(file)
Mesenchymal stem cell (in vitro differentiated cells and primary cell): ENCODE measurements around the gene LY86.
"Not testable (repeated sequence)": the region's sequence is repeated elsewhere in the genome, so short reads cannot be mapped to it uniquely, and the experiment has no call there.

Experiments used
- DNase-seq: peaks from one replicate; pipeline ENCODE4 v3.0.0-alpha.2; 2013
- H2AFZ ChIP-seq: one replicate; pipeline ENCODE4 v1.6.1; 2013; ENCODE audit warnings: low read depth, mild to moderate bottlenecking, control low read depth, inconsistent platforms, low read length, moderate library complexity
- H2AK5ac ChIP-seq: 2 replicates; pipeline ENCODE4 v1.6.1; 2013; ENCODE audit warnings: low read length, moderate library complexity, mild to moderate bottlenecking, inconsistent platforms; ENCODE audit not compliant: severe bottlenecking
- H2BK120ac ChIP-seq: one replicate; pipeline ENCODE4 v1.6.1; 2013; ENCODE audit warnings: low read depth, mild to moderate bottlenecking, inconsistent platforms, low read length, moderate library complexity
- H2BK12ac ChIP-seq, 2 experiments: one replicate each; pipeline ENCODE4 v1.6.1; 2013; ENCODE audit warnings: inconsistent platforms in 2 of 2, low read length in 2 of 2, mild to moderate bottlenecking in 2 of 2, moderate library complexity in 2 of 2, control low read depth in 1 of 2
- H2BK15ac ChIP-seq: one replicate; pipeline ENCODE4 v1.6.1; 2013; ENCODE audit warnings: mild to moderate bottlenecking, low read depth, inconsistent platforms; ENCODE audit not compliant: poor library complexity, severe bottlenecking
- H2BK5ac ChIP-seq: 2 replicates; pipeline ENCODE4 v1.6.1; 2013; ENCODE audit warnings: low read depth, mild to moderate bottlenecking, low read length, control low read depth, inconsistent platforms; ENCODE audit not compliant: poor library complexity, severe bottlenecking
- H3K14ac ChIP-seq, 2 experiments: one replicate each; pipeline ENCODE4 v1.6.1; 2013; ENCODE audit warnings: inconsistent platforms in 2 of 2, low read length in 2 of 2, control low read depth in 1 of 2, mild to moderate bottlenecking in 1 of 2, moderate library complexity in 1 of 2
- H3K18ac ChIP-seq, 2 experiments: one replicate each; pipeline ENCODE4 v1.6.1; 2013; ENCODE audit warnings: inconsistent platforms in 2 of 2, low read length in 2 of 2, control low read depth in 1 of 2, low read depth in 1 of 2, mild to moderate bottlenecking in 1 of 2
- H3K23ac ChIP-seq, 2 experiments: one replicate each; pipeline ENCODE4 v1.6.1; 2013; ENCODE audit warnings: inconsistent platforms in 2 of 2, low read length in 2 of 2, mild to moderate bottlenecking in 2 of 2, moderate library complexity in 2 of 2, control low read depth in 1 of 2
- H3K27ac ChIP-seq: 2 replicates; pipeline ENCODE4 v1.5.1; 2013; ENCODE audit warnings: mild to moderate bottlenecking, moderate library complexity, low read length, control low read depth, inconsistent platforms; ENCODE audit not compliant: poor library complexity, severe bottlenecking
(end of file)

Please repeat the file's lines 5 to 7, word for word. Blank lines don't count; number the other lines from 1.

- H2AFZ ChIP-seq: one replicate; pipeline ENCODE4 v1.6.1; 2013; ENCODE audit warnings: low read depth, mild to moderate bottlenecking, control low read depth, inconsistent platforms, low read length, moderate library complexity
- H2AK5ac ChIP-seq: 2 replicates; pipeline ENCODE4 v1.6.1; 2013; ENCODE audit warnings: low read length, moderate library complexity, mild to moderate bottlenecking, inconsistent platforms; ENCODE audit not compliant: severe bottlenecking
- H2BK120ac ChIP-seq: one replicate; pipeline ENCODE4 v1.6.1; 2013; ENCODE audit warnings: low read depth, mild to moderate bottlenecking, inconsistent platforms, low read length, moderate library complexity